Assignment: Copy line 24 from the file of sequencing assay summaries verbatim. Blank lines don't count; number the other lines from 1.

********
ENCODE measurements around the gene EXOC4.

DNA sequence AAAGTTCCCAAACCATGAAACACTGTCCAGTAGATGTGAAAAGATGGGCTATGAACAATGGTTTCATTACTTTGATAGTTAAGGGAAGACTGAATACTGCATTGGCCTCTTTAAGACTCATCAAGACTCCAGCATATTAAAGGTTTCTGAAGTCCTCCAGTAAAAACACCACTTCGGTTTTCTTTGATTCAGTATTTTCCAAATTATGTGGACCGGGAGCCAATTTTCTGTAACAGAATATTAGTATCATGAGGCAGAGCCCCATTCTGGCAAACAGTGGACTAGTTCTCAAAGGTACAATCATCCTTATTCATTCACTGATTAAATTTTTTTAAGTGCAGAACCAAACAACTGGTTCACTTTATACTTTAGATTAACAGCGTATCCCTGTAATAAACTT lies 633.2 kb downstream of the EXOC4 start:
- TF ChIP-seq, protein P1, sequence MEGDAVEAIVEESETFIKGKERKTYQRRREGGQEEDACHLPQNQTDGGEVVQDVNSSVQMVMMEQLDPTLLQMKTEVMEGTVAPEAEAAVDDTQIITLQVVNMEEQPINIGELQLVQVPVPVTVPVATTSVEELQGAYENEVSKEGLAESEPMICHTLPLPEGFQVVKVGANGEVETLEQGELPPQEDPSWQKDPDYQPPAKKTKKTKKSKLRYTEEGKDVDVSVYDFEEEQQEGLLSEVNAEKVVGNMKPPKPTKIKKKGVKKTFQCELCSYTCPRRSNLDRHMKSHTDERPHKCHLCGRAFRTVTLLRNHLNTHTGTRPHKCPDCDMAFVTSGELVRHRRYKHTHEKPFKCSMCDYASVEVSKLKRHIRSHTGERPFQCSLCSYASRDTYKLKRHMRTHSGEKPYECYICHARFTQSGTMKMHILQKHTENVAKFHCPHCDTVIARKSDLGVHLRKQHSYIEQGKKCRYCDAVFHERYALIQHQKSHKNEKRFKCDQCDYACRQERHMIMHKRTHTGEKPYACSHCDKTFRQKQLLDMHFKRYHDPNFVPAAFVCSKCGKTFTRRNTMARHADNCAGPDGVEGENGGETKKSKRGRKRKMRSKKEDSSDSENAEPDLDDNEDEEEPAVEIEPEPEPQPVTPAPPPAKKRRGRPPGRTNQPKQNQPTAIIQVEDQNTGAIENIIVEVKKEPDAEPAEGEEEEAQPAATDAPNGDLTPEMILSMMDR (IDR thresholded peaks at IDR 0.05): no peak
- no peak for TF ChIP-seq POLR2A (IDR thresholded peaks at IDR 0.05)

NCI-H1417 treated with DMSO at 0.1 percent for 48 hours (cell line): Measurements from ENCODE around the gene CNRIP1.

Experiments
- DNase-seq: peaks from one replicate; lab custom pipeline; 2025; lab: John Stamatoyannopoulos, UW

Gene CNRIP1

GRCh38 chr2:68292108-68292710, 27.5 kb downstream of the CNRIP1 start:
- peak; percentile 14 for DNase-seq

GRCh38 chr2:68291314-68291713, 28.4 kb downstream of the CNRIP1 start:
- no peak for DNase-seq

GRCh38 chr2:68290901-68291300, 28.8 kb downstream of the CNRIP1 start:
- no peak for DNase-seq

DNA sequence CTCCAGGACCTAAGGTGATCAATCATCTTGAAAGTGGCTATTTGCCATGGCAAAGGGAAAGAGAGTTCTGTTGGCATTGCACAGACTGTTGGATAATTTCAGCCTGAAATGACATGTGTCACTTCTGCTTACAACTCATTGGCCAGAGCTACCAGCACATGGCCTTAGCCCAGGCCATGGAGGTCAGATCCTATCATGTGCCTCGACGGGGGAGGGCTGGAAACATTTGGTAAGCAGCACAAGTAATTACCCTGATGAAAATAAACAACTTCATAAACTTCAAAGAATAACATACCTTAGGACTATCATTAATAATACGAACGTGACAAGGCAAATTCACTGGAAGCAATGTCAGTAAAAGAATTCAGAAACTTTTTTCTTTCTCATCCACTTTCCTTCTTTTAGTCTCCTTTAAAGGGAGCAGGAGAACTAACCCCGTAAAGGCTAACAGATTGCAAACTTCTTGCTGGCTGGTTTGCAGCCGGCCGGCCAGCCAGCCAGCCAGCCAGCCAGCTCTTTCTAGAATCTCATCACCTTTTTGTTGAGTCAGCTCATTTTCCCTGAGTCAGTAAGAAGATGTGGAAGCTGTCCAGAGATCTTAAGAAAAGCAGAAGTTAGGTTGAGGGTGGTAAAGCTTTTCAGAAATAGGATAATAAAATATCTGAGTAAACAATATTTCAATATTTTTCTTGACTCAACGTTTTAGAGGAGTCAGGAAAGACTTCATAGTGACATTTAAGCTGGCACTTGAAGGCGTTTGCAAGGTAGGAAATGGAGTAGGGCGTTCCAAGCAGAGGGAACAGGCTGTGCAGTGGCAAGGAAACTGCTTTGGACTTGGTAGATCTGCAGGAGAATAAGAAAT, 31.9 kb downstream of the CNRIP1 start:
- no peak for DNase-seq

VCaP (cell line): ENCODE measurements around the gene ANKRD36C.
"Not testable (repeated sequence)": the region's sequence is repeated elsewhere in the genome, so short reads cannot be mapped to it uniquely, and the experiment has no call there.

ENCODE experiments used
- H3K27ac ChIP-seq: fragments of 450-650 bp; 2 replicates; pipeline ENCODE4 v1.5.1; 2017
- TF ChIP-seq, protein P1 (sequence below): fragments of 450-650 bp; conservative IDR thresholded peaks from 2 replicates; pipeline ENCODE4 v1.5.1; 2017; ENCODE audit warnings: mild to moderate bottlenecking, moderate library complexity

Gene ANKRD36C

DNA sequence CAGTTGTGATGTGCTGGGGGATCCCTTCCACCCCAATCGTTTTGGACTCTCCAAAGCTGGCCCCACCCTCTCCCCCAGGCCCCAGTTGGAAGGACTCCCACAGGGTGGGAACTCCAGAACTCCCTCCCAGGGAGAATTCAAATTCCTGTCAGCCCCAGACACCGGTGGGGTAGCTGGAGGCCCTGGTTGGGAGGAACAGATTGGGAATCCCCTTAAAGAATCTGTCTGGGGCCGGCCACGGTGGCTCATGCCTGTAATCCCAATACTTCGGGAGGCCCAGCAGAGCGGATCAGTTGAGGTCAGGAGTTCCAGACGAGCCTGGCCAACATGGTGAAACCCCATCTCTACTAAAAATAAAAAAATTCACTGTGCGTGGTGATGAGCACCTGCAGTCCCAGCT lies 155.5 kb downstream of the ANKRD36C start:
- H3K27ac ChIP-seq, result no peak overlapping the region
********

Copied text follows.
- H3K27ac ChIP-seq, result no peak overlapping the region